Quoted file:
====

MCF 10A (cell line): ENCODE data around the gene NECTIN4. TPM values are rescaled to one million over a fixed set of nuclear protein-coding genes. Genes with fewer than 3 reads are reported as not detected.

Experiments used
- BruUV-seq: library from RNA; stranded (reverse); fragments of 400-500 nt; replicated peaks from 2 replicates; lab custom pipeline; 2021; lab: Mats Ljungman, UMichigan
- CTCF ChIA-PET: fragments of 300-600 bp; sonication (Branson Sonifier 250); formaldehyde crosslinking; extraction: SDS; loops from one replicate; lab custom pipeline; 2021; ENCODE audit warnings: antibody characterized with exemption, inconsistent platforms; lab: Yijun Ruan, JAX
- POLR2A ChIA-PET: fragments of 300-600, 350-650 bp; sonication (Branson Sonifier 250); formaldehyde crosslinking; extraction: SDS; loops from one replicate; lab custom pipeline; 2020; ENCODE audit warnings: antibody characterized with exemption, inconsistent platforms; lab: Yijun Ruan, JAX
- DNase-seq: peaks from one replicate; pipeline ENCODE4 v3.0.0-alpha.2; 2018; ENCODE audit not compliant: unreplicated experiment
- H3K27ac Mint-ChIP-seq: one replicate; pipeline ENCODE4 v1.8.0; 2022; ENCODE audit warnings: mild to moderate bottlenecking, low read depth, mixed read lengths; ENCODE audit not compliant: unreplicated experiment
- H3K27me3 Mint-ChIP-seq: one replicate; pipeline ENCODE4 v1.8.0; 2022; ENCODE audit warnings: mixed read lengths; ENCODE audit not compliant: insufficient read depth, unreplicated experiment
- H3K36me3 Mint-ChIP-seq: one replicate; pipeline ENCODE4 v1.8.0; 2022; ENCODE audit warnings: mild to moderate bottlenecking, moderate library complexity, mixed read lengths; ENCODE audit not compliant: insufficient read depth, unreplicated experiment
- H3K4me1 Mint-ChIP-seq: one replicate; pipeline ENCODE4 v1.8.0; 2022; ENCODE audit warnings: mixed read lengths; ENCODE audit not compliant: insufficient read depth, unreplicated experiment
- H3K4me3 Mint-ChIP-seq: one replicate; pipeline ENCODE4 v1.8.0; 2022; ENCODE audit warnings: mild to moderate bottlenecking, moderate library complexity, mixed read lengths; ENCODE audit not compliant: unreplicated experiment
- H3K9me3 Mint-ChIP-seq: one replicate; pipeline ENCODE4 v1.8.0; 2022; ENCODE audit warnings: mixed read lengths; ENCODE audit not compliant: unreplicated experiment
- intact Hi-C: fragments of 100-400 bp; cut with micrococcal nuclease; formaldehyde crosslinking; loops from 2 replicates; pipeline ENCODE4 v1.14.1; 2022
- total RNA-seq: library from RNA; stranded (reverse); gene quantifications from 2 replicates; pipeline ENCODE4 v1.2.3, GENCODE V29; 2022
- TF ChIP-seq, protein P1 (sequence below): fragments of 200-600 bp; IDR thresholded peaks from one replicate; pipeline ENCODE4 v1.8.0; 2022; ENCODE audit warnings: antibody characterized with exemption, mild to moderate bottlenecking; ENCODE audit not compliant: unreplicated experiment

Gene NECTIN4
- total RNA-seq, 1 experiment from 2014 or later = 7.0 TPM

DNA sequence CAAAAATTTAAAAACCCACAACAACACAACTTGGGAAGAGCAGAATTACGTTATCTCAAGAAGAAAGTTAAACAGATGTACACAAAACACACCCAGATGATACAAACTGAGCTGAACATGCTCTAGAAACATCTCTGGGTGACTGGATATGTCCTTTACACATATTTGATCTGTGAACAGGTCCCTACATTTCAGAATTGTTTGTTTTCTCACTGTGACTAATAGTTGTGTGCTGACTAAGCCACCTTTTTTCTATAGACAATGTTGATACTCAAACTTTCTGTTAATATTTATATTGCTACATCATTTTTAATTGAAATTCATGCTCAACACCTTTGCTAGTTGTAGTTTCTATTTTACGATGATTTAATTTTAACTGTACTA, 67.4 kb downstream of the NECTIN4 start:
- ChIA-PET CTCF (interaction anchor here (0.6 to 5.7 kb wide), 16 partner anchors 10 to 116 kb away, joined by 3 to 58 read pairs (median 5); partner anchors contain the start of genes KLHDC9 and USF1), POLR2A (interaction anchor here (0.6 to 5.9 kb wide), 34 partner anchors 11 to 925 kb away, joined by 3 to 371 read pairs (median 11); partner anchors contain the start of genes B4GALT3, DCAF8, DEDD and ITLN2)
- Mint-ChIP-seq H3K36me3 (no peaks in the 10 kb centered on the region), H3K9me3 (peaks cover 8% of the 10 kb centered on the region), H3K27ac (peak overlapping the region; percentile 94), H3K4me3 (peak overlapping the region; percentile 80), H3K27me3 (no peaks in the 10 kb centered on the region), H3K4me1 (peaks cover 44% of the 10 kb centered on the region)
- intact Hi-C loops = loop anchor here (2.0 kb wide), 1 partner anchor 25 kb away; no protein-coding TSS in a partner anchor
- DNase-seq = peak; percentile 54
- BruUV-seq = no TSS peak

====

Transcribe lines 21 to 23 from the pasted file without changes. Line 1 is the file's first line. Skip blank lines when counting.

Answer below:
- intact Hi-C loops = loop anchor here (2.0 kb wide), 1 partner anchor 25 kb away; no protein-coding TSS in a partner anchor
- DNase-seq = peak; percentile 54
- BruUV-seq = no TSS peak